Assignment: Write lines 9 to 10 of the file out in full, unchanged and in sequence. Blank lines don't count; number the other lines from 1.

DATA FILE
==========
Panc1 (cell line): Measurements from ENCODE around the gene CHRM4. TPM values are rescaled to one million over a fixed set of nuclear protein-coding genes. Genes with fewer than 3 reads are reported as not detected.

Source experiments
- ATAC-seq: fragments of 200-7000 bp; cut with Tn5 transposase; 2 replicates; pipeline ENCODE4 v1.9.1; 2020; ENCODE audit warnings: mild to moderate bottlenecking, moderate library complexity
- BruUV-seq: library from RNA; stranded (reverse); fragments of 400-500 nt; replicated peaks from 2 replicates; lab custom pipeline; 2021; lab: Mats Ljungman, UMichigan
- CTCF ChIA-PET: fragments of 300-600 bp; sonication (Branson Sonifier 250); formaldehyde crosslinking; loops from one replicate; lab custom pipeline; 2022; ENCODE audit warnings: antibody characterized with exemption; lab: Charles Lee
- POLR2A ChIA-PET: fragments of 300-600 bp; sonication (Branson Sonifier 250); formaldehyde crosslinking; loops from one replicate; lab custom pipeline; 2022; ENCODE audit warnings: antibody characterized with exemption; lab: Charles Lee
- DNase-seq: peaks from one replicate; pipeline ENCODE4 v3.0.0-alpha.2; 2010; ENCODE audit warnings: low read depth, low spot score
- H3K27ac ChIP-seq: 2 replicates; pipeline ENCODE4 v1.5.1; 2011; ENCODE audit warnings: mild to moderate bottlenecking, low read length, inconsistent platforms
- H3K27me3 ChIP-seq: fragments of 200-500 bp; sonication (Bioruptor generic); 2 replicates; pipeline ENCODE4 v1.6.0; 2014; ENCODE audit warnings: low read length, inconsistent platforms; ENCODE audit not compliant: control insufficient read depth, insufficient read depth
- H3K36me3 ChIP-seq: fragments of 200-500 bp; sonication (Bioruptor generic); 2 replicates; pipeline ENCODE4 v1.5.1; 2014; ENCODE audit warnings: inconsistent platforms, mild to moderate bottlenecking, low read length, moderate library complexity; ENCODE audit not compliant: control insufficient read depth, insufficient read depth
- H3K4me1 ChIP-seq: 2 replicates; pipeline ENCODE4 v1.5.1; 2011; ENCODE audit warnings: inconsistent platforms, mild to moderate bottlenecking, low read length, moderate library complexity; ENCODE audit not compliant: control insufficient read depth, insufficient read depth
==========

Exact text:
- H3K27me3 ChIP-seq: fragments of 200-500 bp; sonication (Bioruptor generic); 2 replicates; pipeline ENCODE4 v1.6.0; 2014; ENCODE audit warnings: low read length, inconsistent platforms; ENCODE audit not compliant: control insufficient read depth, insufficient read depth
- H3K36me3 ChIP-seq: fragments of 200-500 bp; sonication (Bioruptor generic); 2 replicates; pipeline ENCODE4 v1.5.1; 2014; ENCODE audit warnings: inconsistent platforms, mild to moderate bottlenecking, low read length, moderate library complexity; ENCODE audit not compliant: control insufficient read depth, insufficient read depth